Growing roses in containers*


I read in the Q&A that with proper protection, roses can survive Toronto’s winter. My home is at Leslie and south of Steele. However when I bought 8 floribundas roses from Sheridan garden, the advice is it will not survive even with protection. Bringing containers back to garage is not an option.
Regarding planting of roses, I read in cold weather like Toronto to plant with bud union 3 inches below surface. Sheridan said to plant bud Union just below surface.
Looking forward to your response soonest possible. Thank you


Thank you for contacting the Toronto Master Gardeners.

Different types of roses possess various levels of winter hardiness, and sadly not all of them are winter hardy in Toronto. The rule of thumb for Toronto’s hardiness zone is: zone 6a south of the 401 and zone 5B north of the 401. Then you need to subtract one full zone to account for the fact that the insulating properties of soil are greatly reduced when a plant is grown in a container. Therefore, to find roses that would reliably overwinter in a container in your north of 401 garden, you should choose from ones that are hardy to Canadian hardiness zone 4.

Unfortunately the hybrid tea and floribunda roses, and any rose that has significant hybrid tea and/or floribunda parentage, are generally hardy only to zone 5 or 6 and will not survive in a pot in our winters. When you are shopping for roses and reading the plant labels, keep in mind that the hardiness zones listed are almost always USDA zones; to arrive at a rough Canadian equivalent, add one zone. You still have many beautiful roses to choose from; to get you started, here is a few of the more compact varieties of roses hardy to zone 4:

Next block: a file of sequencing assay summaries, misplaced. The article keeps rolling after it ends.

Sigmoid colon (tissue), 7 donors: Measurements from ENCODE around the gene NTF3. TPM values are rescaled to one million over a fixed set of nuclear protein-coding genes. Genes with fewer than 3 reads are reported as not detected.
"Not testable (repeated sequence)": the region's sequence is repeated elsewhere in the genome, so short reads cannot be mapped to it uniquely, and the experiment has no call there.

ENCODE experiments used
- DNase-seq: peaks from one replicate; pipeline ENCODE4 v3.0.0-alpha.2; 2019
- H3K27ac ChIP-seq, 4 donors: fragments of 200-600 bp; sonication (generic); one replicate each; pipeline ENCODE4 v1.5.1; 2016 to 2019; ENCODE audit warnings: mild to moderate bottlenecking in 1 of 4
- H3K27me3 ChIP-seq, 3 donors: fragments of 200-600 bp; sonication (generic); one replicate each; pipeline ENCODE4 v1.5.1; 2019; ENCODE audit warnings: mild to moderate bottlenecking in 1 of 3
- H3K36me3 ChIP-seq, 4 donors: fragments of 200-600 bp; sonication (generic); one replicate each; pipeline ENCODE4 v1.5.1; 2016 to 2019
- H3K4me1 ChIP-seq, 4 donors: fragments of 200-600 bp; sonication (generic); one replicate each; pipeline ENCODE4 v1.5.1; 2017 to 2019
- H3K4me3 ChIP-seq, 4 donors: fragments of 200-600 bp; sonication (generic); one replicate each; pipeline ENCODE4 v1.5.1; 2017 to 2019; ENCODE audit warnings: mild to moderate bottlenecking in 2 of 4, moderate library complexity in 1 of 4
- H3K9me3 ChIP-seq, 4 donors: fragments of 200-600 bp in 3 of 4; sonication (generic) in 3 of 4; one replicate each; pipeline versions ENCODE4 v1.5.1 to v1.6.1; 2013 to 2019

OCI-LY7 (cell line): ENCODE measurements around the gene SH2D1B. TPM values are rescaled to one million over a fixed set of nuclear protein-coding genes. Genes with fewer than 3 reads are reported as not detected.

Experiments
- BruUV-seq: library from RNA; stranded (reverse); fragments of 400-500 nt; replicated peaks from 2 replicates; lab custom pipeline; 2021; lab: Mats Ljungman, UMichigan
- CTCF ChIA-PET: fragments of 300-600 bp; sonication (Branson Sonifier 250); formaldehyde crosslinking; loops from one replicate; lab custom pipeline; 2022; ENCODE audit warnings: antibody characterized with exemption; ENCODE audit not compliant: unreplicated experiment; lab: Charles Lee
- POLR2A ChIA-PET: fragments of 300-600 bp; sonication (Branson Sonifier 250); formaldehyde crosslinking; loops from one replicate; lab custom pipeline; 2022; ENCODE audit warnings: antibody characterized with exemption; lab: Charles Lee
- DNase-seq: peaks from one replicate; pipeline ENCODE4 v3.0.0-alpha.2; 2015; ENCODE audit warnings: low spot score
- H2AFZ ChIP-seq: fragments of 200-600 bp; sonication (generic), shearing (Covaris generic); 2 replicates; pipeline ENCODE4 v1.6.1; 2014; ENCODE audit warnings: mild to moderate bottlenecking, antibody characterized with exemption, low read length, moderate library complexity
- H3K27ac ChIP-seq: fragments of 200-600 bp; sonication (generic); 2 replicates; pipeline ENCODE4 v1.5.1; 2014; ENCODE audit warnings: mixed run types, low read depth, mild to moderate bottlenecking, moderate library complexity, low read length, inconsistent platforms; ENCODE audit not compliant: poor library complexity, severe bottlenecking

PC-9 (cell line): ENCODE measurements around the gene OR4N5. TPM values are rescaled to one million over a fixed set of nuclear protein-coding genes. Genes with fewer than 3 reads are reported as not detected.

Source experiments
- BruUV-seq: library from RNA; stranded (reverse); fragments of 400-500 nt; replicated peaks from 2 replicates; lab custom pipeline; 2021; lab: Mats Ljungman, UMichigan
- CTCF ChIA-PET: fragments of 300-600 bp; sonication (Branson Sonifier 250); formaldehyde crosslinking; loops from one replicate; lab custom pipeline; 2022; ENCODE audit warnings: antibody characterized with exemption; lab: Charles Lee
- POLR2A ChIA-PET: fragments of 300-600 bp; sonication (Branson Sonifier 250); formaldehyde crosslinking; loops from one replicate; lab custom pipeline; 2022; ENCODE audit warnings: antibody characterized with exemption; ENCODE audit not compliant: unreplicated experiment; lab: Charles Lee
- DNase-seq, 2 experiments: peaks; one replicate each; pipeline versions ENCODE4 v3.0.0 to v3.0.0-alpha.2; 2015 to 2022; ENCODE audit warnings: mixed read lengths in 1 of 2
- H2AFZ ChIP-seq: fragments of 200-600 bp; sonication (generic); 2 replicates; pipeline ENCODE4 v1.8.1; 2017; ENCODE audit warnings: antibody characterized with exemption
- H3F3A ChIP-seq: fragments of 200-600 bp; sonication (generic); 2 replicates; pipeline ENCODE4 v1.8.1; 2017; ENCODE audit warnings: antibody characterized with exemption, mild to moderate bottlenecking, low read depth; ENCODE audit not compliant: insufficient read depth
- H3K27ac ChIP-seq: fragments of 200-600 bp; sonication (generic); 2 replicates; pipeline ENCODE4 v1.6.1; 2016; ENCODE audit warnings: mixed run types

• ‘Campfire’
  • ‘Champlain’
  • ‘Cuthbert Grant’ (and almost everything from the Canadian Parkland series!)
  • ‘Marie Bugnet’
  • ‘Parfum de l’Hay’
  • ‘The Fairy’

The most tender part of a grafted rose is the bud union; you want to make sure that this part survives the winter so that even if everything is killed back to the soil line, the rose can generate new canes from the grafted stock and not from the root stock. Therefore in cold climates it is advisable to situate the bud union at least 3 inches below the soil line, to take full advantage of the insulating properties of soil. However, if you are planning to culture the rose in a container, the entire plant will need winter protection anyway and the depth of the bud union is unlikely to make a difference. In fact, some rosarians argue that leaving the bud union exposed will help promote new basal growth.

Good luck!